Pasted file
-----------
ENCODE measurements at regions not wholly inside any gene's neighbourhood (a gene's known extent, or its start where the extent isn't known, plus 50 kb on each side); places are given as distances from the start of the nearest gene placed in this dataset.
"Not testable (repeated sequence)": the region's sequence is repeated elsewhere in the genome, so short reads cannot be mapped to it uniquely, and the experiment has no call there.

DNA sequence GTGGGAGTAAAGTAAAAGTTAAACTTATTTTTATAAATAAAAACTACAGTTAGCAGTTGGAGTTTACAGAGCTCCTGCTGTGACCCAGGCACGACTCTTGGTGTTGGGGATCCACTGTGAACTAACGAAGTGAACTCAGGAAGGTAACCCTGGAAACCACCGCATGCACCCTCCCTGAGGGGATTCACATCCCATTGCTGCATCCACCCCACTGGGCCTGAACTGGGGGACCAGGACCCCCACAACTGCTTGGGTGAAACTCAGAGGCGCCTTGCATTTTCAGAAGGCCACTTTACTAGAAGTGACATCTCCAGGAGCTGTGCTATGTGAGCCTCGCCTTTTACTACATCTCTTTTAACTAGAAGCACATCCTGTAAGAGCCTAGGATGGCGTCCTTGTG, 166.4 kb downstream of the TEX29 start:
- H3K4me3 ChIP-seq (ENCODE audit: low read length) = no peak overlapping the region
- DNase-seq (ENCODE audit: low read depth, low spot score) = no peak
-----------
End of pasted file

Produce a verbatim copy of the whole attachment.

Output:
ENCODE measurements at regions not wholly inside any gene's neighbourhood (a gene's known extent, or its start where the extent isn't known, plus 50 kb on each side); places are given as distances from the start of the nearest gene placed in this dataset.
"Not testable (repeated sequence)": the region's sequence is repeated elsewhere in the genome, so short reads cannot be mapped to it uniquely, and the experiment has no call there.

DNA sequence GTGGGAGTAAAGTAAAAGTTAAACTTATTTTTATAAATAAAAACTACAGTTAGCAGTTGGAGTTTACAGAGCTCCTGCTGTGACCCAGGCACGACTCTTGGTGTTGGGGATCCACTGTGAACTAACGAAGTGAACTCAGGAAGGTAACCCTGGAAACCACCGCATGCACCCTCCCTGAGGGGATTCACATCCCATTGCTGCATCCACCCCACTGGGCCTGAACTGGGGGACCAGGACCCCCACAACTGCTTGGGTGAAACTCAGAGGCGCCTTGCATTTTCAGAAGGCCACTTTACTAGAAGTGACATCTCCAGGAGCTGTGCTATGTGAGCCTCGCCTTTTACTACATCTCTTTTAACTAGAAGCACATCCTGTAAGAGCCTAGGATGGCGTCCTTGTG, 166.4 kb downstream of the TEX29 start:
- H3K4me3 ChIP-seq (ENCODE audit: low read length) = no peak overlapping the region
- DNase-seq (ENCODE audit: low read depth, low spot score) = no peak